OECD Reviews of Labour Market and Social Policies: Lithuania

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Lithuania has undergone major economic and social change since the early 1990s. Despite an exceptionally deep recession following the global financial crisis, impressive economic growth over the past two decades has narrowed income and productivity gaps relative to comparable countries in the OECD. But Lithuania faces a massive demographic challenge, mostly as a result of large and persistent emigration driven primarily by low wages and poor working conditions. Income inequality is also very high, and households at the bottom of the income distribution have recently benefited very little from the recovery. Major reforms of the labour code, the unemployment insurance system, employment policies and pensions were recently undertaken within the New Social Model to improve labour maket adaptibility and income security. This report provides comprehensive analysis of Lithuania’s policies and practices compared with best practice in the field of labour, social and migration from the OECD countries. It contains several recommendations to tackle key challenges facing Lithuania. This report will be of interest in Lithuania as well as other countries looking to promote a more inclusive economy.


A flexible labour market needs strong social protection in Lithuania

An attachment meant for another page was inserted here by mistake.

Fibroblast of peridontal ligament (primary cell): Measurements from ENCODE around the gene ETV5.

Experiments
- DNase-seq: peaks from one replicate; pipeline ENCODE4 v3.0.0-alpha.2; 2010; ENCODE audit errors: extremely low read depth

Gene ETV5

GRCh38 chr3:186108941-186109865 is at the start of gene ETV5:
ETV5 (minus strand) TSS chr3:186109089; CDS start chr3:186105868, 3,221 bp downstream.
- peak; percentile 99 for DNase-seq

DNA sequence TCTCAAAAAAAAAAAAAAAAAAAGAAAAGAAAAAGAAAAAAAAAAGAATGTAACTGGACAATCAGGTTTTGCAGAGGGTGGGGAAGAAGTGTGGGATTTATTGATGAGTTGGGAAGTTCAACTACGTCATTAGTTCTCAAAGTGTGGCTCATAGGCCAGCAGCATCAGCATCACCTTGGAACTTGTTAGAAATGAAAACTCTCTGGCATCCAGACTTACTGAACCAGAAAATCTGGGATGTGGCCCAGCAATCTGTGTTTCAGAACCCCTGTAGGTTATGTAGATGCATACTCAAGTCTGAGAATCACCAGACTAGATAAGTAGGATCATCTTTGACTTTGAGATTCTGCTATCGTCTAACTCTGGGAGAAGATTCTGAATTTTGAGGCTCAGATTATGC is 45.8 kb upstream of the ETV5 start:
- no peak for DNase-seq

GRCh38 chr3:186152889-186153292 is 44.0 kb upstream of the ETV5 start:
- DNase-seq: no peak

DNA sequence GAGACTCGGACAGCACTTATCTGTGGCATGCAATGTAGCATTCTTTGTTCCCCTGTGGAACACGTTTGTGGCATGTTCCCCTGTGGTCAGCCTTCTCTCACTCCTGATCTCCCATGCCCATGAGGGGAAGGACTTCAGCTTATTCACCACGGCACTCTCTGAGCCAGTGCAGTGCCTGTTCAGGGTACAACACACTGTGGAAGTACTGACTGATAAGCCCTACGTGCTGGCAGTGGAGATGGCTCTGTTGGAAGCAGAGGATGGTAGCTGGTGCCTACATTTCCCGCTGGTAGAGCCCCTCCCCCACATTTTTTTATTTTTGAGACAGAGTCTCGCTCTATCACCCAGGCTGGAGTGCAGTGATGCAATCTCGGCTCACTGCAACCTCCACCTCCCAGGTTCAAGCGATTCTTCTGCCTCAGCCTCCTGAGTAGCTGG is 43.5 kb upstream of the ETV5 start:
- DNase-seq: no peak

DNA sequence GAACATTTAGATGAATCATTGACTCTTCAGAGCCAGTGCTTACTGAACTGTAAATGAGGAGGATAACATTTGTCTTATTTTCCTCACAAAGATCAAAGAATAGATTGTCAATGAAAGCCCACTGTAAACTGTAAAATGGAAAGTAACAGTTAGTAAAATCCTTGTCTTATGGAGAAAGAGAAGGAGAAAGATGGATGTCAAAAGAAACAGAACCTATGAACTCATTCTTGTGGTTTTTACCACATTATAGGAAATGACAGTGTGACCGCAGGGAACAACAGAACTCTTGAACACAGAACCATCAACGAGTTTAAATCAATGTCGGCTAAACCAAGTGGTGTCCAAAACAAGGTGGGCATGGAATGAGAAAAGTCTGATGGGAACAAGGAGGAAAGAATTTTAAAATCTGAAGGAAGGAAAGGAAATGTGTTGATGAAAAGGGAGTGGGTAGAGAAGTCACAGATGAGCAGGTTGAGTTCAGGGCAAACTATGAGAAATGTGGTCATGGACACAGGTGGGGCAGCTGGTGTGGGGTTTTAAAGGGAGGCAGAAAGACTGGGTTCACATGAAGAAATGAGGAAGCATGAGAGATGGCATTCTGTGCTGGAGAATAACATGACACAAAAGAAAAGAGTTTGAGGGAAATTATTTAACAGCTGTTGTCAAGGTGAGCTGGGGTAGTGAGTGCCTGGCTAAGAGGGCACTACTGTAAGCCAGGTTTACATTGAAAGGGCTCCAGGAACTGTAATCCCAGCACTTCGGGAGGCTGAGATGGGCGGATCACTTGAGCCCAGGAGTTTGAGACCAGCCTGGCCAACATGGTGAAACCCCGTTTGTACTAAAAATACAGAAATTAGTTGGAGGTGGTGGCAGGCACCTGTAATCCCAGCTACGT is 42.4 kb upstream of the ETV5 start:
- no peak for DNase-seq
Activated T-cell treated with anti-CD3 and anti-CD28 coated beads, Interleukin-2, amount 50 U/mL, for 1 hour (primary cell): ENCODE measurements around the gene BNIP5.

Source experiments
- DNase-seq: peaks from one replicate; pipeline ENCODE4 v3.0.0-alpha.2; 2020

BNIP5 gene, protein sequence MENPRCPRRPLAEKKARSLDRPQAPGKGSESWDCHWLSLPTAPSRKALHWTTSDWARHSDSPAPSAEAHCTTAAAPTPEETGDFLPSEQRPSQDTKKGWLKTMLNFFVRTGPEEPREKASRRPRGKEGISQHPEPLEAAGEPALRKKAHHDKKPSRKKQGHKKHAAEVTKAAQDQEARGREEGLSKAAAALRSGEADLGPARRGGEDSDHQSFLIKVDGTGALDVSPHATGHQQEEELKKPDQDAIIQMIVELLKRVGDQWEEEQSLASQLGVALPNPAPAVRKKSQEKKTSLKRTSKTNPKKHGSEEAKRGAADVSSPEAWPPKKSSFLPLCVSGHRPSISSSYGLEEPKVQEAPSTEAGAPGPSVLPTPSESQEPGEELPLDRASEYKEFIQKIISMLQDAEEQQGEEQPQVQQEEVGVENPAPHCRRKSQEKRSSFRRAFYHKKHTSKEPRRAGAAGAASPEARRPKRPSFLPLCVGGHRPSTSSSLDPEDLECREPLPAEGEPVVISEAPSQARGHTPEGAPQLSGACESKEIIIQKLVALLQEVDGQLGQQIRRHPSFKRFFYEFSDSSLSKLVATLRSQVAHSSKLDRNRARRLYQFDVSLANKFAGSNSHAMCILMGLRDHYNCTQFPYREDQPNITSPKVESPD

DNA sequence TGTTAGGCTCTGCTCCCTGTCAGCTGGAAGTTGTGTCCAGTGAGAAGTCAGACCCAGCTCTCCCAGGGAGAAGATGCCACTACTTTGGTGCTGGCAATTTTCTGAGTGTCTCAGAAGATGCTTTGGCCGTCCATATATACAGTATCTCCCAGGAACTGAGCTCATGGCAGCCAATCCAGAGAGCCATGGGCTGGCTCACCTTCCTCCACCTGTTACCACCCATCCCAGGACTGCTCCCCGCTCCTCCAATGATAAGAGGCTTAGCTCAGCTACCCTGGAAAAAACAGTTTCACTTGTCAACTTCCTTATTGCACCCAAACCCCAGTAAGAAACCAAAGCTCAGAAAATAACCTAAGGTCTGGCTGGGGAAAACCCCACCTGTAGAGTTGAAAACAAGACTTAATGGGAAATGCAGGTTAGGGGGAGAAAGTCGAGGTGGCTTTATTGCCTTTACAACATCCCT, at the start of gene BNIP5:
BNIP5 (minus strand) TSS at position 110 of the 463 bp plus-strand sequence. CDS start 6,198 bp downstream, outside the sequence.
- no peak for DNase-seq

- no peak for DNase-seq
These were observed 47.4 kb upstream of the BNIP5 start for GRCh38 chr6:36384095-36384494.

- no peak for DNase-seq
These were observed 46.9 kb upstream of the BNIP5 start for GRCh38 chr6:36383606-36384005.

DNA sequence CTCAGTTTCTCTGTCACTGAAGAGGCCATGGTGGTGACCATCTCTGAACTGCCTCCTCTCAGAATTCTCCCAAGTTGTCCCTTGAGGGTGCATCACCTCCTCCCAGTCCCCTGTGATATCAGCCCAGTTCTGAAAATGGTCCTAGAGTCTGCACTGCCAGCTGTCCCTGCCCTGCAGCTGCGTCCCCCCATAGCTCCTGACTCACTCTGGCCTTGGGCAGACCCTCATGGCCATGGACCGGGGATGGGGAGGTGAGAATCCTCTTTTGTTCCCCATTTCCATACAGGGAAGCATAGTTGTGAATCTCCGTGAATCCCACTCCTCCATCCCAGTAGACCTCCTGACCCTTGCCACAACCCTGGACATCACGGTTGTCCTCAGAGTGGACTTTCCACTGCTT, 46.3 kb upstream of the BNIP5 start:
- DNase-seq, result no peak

The Lithuanian social protection system exposed substantial weaknesses during the economic crisis, and while the economy recovered quickly, households at the bottom of the income distribution failed to reap the full benefits of the recovery. As a result, Lithuania’s society is more unequal – and poverty rates higher – than at any time over the last decade. Over the last years, Lithuania has gone a long way in addressing the deficiencies of its social protection system, however. Under the New Social Model, Lithuania strengthened its unemployment insurance system to balance the further flexibilisation of its labour market. A reform of the minimum-income benefit system enhanced targeting, strengthened work incentives and reduced fraud, though adequacy will have to improve further for high poverty and material deprivation to decline. The recent pension reform will reduce old-age poverty in the short run and improve financial sustainability, however at the cost of a further reduction in long-term adequacy. To achieve lasting improvements in social outcomes, Lithuania will need to make its tax-benefit system more redistributive. This will require strengthening tax progressivity and raising greater tax revenues to permit boosting low public social spending.


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